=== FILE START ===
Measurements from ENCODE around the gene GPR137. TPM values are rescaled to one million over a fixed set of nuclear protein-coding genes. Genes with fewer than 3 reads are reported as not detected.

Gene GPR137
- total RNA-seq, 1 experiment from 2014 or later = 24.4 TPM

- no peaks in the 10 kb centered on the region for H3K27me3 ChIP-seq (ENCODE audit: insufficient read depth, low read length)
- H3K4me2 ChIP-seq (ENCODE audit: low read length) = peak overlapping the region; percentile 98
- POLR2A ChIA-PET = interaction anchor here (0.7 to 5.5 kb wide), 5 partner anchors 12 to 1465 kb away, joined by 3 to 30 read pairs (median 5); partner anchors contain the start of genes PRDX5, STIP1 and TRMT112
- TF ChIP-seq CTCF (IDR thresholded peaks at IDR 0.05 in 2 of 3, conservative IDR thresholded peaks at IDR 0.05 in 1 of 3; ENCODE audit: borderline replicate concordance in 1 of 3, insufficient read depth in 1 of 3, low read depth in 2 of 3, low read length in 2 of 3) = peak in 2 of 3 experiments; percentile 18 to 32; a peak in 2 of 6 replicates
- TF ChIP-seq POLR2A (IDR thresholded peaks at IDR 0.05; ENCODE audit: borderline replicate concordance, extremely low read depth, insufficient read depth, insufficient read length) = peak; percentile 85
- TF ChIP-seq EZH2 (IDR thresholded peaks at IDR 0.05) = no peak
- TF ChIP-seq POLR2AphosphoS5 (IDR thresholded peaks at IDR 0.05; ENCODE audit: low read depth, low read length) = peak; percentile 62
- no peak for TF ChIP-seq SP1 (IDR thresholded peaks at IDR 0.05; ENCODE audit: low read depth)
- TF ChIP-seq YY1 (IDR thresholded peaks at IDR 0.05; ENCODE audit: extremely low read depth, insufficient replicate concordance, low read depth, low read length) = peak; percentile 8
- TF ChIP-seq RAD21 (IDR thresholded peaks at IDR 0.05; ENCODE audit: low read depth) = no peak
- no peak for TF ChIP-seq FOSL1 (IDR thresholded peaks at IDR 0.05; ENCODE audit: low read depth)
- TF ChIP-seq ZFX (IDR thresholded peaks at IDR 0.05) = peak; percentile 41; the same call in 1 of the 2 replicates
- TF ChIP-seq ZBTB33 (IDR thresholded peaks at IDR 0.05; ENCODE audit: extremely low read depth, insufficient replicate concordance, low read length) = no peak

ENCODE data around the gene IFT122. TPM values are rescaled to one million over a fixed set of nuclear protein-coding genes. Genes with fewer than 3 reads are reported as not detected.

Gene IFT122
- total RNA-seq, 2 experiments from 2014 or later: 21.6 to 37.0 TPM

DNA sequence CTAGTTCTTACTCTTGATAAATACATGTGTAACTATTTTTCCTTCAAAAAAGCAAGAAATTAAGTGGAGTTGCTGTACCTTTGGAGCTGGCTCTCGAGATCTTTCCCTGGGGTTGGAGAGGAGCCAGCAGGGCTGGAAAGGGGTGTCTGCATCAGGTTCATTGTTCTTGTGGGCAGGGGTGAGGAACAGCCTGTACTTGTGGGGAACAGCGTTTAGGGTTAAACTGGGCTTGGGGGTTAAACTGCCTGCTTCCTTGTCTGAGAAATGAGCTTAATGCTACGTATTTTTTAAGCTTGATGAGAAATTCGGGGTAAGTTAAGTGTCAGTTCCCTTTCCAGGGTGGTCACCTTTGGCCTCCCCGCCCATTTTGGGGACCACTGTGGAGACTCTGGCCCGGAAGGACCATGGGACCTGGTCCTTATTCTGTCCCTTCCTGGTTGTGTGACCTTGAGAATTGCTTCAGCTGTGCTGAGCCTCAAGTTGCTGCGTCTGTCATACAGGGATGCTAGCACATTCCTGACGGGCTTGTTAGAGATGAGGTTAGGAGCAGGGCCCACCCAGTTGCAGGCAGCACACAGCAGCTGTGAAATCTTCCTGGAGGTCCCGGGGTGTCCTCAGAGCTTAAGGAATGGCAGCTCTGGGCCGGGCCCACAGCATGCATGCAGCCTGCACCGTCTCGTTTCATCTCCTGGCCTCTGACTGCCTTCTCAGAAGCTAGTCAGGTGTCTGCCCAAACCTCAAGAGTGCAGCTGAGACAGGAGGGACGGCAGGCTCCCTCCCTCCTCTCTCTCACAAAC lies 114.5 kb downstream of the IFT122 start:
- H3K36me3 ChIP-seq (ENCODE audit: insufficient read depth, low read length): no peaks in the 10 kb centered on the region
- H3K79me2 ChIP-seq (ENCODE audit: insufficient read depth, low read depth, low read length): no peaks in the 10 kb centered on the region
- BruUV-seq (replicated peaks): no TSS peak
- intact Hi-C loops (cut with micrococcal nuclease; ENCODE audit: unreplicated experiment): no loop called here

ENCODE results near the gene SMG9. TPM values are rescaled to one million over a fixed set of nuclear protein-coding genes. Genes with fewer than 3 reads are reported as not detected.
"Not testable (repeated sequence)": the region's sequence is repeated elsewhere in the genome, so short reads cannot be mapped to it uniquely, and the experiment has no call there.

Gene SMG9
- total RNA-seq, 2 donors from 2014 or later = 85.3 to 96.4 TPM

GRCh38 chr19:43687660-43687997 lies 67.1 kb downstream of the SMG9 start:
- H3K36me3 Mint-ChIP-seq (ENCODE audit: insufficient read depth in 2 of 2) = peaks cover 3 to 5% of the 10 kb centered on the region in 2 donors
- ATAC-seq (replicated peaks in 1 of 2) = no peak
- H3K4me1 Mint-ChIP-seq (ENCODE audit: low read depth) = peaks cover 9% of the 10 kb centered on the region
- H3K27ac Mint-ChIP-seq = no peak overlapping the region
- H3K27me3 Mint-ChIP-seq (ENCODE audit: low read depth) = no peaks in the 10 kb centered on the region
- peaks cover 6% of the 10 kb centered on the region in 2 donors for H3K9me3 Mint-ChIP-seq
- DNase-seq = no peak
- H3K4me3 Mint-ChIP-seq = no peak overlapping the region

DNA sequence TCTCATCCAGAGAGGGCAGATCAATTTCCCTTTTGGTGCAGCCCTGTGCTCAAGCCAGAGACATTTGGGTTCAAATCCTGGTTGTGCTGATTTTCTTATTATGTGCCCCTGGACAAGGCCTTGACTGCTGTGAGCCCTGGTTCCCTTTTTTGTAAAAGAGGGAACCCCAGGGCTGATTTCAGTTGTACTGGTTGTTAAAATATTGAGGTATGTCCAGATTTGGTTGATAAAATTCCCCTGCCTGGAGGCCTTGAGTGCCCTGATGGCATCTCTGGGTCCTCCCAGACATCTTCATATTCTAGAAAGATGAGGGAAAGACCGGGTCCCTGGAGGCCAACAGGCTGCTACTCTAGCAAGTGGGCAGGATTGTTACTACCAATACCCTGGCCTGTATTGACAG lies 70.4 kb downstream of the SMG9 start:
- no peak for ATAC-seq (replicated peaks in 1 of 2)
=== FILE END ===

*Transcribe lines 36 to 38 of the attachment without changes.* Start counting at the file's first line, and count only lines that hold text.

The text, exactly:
- DNase-seq = no peak
- H3K4me3 Mint-ChIP-seq = no peak overlapping the region

DNA sequence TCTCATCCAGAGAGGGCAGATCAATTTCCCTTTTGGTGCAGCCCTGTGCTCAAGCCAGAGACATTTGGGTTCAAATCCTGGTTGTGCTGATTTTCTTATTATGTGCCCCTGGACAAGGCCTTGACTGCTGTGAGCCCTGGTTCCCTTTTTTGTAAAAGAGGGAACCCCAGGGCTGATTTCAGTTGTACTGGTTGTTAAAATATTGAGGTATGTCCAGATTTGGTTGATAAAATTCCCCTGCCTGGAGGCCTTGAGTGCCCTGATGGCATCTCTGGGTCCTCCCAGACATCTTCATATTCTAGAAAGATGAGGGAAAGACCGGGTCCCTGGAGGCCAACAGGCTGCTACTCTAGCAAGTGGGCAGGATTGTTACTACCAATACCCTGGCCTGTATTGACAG lies 70.4 kb downstream of the SMG9 start: